Along with these efficiencies in product manufacturing and delivery come smaller work forces or work forces outside of the jurisdiction of local governments. Local governments have been the front line defense of investor capital from disgruntled labor. They regulate labor union speech during strikes. Where there is violence they arrest the rowdy. However, in an information age where there are a greater number of tech shops employing smaller numbers of non-unionized information workers versus a handful of large factories employing thousands of unionized lower-skilled workers, there is less demand for the police powers of local government. Disgruntled employees at today’s tech shops simply take their information knowledge somewhere else or create their own firm.

Eventually government starts tossing and turning in its sleep. It sees its “labor clamp down” requests severely diminished. Higher incomes start translating into reduced need for government services from garbage removal to security. Higher income earning citizens may consider pooling resources to support campaigns of candidates who agree to reducing tax burdens are, too the extreme, support carving out or “leasing sovereignty” to higher income communities.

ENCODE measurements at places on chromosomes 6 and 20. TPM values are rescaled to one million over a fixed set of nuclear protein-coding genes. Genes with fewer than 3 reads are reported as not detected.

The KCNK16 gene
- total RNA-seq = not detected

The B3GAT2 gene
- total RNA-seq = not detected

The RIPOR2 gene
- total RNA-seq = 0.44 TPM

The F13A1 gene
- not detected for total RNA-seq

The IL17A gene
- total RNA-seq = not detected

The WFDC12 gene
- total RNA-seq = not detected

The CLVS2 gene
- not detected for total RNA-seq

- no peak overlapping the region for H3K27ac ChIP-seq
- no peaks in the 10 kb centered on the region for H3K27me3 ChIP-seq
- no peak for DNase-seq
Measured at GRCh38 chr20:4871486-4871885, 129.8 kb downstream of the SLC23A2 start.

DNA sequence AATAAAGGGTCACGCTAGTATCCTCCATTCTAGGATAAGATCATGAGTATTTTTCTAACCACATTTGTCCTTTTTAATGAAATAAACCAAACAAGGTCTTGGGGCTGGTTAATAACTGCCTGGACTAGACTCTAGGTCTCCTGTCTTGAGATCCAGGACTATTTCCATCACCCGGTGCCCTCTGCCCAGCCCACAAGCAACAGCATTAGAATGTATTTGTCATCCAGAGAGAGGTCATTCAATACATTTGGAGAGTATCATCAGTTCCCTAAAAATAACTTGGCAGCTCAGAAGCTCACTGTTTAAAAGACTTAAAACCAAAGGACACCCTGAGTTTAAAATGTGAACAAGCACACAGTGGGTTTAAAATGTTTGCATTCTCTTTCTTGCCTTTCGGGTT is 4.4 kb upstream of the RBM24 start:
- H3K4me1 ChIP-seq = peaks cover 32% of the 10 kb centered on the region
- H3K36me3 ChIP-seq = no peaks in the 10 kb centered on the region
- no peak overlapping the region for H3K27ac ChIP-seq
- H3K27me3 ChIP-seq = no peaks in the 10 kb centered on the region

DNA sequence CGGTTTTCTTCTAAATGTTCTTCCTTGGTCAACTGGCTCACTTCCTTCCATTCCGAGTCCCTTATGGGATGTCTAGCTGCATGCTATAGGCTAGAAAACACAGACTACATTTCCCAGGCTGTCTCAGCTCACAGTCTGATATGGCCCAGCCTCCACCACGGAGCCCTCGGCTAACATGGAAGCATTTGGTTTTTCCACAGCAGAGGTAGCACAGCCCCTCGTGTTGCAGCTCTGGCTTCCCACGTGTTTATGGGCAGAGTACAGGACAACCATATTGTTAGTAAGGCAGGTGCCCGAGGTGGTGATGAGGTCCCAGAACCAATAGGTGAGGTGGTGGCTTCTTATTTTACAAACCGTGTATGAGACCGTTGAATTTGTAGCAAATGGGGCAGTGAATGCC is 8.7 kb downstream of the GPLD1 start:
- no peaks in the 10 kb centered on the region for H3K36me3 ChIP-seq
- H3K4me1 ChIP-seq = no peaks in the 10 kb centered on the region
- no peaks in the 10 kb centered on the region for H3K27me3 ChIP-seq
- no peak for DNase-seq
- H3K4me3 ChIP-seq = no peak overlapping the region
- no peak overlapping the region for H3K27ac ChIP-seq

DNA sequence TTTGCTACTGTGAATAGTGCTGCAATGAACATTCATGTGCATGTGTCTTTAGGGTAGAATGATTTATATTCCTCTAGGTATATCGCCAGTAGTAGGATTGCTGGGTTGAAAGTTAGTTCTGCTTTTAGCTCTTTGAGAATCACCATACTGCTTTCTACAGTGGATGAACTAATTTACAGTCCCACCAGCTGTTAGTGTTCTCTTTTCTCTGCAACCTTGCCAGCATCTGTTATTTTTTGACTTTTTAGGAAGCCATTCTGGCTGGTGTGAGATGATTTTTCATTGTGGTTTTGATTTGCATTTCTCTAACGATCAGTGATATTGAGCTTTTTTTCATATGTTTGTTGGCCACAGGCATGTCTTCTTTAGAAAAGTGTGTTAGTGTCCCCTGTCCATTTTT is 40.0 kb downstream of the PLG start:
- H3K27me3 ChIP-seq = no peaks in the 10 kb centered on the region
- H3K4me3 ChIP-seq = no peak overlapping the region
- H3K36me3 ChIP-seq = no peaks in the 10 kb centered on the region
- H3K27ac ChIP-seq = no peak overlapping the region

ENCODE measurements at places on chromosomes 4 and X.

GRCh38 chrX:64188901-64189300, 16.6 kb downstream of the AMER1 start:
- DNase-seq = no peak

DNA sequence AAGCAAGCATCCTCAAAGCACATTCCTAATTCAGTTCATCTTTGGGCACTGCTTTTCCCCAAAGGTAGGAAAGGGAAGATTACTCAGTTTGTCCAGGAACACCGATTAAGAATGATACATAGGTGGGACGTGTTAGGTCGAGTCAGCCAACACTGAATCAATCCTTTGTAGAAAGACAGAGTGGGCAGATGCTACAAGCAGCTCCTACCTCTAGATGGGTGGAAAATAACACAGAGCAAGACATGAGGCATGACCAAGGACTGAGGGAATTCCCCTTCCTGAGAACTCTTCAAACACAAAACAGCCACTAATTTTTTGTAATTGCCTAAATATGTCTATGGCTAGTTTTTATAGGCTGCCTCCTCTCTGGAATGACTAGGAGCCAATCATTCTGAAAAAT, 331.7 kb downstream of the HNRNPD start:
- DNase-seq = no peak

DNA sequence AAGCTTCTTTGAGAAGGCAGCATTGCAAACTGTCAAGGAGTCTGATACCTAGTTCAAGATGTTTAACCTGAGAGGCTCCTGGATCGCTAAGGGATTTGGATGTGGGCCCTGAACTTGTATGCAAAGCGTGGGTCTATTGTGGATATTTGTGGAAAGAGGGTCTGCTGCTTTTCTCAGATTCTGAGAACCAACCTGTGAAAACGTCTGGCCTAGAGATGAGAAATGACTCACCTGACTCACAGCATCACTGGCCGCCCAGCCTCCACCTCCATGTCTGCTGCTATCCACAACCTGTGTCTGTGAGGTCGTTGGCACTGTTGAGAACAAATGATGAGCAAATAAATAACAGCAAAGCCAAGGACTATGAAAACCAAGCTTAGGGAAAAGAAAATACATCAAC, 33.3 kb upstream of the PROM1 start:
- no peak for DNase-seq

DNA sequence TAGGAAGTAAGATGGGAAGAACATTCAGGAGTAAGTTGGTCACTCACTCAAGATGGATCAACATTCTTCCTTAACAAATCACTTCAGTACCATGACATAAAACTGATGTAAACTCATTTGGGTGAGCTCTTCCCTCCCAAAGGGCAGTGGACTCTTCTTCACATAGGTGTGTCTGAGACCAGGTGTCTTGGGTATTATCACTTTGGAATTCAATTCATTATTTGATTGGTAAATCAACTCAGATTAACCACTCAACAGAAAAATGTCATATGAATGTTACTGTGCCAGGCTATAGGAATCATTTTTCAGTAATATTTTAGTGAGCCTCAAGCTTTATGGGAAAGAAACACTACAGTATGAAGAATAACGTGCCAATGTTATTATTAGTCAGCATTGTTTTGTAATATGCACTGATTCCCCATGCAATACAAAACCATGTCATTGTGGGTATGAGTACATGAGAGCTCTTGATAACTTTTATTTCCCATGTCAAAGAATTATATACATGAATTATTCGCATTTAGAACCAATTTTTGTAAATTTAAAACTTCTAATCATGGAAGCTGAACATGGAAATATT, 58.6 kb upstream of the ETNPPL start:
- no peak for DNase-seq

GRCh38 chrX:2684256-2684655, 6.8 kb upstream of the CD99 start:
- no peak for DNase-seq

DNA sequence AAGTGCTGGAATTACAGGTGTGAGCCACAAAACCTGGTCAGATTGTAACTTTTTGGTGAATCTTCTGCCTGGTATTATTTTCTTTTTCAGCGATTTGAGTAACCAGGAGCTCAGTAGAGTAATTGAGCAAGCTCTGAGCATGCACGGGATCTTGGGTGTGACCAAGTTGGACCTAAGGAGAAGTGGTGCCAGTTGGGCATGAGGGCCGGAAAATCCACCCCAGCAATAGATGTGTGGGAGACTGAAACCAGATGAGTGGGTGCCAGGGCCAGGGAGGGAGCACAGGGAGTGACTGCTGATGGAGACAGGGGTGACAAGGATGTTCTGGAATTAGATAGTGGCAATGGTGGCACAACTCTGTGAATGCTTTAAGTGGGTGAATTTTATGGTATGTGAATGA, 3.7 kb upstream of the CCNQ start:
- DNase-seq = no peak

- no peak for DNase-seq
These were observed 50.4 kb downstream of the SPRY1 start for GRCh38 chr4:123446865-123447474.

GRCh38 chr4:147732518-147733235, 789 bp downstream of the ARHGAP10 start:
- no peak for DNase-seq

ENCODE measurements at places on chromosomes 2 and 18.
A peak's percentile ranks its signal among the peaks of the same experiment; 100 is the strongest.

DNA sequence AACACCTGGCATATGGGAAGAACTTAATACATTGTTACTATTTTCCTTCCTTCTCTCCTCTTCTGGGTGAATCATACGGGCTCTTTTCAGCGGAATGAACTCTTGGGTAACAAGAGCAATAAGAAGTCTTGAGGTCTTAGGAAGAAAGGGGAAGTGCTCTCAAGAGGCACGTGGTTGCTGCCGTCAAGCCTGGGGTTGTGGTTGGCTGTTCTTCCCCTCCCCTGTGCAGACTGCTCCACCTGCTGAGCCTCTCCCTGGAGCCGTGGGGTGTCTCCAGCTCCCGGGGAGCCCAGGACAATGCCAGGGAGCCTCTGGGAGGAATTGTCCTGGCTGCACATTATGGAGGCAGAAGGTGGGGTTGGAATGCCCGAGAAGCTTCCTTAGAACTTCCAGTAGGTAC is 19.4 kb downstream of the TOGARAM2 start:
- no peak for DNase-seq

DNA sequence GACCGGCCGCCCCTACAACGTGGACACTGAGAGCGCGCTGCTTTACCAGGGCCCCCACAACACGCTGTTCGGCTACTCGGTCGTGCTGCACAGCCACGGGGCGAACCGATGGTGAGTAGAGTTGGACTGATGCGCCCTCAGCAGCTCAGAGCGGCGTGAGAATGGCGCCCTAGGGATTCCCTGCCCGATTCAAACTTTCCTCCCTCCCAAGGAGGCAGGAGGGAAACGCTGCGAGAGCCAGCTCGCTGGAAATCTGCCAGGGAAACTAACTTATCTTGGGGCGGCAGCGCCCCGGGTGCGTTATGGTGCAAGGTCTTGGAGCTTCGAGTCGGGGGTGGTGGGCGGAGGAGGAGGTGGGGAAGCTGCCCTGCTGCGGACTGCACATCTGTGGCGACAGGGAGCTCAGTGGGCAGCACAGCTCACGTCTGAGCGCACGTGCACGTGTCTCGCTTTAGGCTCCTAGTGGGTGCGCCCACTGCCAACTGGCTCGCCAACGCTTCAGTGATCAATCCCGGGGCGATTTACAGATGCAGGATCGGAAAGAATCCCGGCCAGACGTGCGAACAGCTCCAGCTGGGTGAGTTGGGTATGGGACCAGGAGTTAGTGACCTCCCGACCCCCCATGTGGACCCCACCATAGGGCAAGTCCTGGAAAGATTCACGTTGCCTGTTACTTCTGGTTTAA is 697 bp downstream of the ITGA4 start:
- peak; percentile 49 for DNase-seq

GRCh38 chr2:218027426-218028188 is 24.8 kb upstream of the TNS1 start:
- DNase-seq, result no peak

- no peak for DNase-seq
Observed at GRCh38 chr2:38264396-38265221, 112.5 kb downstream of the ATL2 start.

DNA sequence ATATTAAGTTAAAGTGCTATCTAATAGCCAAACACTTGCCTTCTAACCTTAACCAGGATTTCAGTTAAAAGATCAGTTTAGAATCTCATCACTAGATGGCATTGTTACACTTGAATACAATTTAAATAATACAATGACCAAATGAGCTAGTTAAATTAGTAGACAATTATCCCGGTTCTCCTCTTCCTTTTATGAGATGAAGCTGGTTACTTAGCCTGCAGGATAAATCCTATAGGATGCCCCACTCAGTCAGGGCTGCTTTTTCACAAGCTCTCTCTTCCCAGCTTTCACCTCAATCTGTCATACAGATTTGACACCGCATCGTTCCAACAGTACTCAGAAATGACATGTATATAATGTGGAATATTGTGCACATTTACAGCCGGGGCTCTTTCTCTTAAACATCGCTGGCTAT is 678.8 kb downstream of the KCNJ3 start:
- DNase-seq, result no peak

Question is, how will those with no capital react to the erection of this wall of individual sovereignty?

When local government meets high tech sovereigns

Sometimes I think city government is sleeping at the wheel when it comes to technology and capital flows. During its lucid moments, government will fall back on its 1960s playbook of economic development by announcing plans to bring back manufacturing jobs that pay better wages than the service sector jobs that replaced factory work and eviscerated wages. This narrative may have worked in a locality that was created to take advantage of proximity to a local natural resource where factories could then convert the resources into goods for local and other markets, but for a city like a 21st century Atlanta, that narrative is disingenuous.

Atlanta’s “natural resource” today is information. Workers who know how to find, extract, organize, and distribute information are going to be the one’s who obtain employment and the higher wages that come along with work in the information sector. This demand for an information-centric political economy, I believe, is being driven by the changing tastes of capital. Capital wants its goods and services delivered conveniently and its production customized.